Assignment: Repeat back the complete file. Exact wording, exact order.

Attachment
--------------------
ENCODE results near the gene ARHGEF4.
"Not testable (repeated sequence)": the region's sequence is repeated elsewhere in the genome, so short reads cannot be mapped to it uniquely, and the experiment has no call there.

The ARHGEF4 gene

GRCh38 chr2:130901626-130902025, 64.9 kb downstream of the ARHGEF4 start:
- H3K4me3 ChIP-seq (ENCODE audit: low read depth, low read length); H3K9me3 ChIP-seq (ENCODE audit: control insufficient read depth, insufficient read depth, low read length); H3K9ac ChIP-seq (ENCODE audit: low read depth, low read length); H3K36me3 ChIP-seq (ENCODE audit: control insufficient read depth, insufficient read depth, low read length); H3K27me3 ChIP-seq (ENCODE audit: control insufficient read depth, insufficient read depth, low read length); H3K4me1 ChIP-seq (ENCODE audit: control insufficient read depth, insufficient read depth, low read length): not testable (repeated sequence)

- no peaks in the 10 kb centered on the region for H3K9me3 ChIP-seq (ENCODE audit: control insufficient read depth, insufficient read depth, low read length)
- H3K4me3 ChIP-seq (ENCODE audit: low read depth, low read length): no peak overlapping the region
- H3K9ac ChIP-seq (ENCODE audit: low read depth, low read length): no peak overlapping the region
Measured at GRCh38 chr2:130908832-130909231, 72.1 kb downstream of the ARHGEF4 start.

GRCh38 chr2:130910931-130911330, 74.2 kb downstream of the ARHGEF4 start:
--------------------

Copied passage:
ENCODE results near the gene ARHGEF4.
"Not testable (repeated sequence)": the region's sequence is repeated elsewhere in the genome, so short reads cannot be mapped to it uniquely, and the experiment has no call there.

The ARHGEF4 gene

GRCh38 chr2:130901626-130902025, 64.9 kb downstream of the ARHGEF4 start:
- H3K4me3 ChIP-seq (ENCODE audit: low read depth, low read length); H3K9me3 ChIP-seq (ENCODE audit: control insufficient read depth, insufficient read depth, low read length); H3K9ac ChIP-seq (ENCODE audit: low read depth, low read length); H3K36me3 ChIP-seq (ENCODE audit: control insufficient read depth, insufficient read depth, low read length); H3K27me3 ChIP-seq (ENCODE audit: control insufficient read depth, insufficient read depth, low read length); H3K4me1 ChIP-seq (ENCODE audit: control insufficient read depth, insufficient read depth, low read length): not testable (repeated sequence)

- no peaks in the 10 kb centered on the region for H3K9me3 ChIP-seq (ENCODE audit: control insufficient read depth, insufficient read depth, low read length)
- H3K4me3 ChIP-seq (ENCODE audit: low read depth, low read length): no peak overlapping the region
- H3K9ac ChIP-seq (ENCODE audit: low read depth, low read length): no peak overlapping the region
Measured at GRCh38 chr2:130908832-130909231, 72.1 kb downstream of the ARHGEF4 start.

GRCh38 chr2:130910931-130911330, 74.2 kb downstream of the ARHGEF4 start: